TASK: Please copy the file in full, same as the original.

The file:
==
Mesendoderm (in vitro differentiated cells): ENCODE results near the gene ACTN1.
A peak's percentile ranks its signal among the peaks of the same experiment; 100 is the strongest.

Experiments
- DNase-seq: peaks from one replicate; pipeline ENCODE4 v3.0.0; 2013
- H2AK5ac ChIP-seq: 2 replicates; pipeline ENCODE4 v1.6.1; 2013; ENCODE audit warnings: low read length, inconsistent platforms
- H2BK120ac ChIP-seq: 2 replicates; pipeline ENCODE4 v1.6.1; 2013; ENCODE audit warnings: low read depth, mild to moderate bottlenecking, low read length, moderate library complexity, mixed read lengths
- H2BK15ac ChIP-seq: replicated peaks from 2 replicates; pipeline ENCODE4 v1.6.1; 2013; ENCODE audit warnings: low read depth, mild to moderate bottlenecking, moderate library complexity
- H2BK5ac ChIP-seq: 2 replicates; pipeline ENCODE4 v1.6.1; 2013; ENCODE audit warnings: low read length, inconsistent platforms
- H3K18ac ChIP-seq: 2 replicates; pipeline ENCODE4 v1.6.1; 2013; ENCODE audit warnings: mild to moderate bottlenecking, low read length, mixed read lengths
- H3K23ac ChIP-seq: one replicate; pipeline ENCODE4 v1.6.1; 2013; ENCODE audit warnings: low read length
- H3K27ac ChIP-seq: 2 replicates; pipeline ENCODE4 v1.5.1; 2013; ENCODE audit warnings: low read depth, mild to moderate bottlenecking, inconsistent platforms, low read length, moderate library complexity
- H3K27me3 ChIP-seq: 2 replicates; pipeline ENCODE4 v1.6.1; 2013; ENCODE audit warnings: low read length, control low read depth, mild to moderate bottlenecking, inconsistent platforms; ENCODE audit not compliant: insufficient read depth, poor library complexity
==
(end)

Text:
Mesendoderm (in vitro differentiated cells): ENCODE results near the gene ACTN1.
A peak's percentile ranks its signal among the peaks of the same experiment; 100 is the strongest.

Experiments
- DNase-seq: peaks from one replicate; pipeline ENCODE4 v3.0.0; 2013
- H2AK5ac ChIP-seq: 2 replicates; pipeline ENCODE4 v1.6.1; 2013; ENCODE audit warnings: low read length, inconsistent platforms
- H2BK120ac ChIP-seq: 2 replicates; pipeline ENCODE4 v1.6.1; 2013; ENCODE audit warnings: low read depth, mild to moderate bottlenecking, low read length, moderate library complexity, mixed read lengths
- H2BK15ac ChIP-seq: replicated peaks from 2 replicates; pipeline ENCODE4 v1.6.1; 2013; ENCODE audit warnings: low read depth, mild to moderate bottlenecking, moderate library complexity
- H2BK5ac ChIP-seq: 2 replicates; pipeline ENCODE4 v1.6.1; 2013; ENCODE audit warnings: low read length, inconsistent platforms
- H3K18ac ChIP-seq: 2 replicates; pipeline ENCODE4 v1.6.1; 2013; ENCODE audit warnings: mild to moderate bottlenecking, low read length, mixed read lengths
- H3K23ac ChIP-seq: one replicate; pipeline ENCODE4 v1.6.1; 2013; ENCODE audit warnings: low read length
- H3K27ac ChIP-seq: 2 replicates; pipeline ENCODE4 v1.5.1; 2013; ENCODE audit warnings: low read depth, mild to moderate bottlenecking, inconsistent platforms, low read length, moderate library complexity
- H3K27me3 ChIP-seq: 2 replicates; pipeline ENCODE4 v1.6.1; 2013; ENCODE audit warnings: low read length, control low read depth, mild to moderate bottlenecking, inconsistent platforms; ENCODE audit not compliant: insufficient read depth, poor library complexity